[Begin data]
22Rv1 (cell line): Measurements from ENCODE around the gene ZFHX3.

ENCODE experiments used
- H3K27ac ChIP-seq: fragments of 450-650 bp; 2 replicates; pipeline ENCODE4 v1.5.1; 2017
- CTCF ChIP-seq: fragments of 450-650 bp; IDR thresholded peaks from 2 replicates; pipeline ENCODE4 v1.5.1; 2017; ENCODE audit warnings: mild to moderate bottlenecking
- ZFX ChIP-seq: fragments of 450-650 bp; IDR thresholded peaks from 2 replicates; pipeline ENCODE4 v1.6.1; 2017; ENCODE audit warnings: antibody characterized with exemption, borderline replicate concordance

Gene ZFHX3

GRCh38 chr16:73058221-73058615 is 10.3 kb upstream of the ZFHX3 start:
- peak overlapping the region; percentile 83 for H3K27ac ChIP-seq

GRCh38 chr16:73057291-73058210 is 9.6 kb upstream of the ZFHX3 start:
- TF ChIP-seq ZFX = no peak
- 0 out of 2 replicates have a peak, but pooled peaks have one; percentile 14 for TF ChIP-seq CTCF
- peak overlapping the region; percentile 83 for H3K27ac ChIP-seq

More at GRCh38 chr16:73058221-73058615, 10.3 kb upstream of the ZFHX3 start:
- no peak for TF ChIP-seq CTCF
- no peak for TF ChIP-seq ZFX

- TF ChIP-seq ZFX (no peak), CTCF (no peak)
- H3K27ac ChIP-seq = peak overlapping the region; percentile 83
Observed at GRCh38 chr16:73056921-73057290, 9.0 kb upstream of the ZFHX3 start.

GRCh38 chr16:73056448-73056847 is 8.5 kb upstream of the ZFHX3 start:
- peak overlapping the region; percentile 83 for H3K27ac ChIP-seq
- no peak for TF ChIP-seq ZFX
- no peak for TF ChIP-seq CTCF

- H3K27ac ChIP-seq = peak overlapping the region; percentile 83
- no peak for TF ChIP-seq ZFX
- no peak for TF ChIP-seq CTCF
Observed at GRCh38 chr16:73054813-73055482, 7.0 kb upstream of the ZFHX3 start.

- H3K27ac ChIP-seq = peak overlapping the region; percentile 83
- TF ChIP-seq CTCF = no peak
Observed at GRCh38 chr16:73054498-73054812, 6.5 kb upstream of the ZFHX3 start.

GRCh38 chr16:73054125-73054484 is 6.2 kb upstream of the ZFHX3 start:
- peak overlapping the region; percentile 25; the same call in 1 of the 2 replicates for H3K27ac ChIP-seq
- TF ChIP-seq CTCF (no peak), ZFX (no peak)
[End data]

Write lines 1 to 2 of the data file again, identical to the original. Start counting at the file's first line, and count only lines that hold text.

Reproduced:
22Rv1 (cell line): Measurements from ENCODE around the gene ZFHX3.

ENCODE experiments used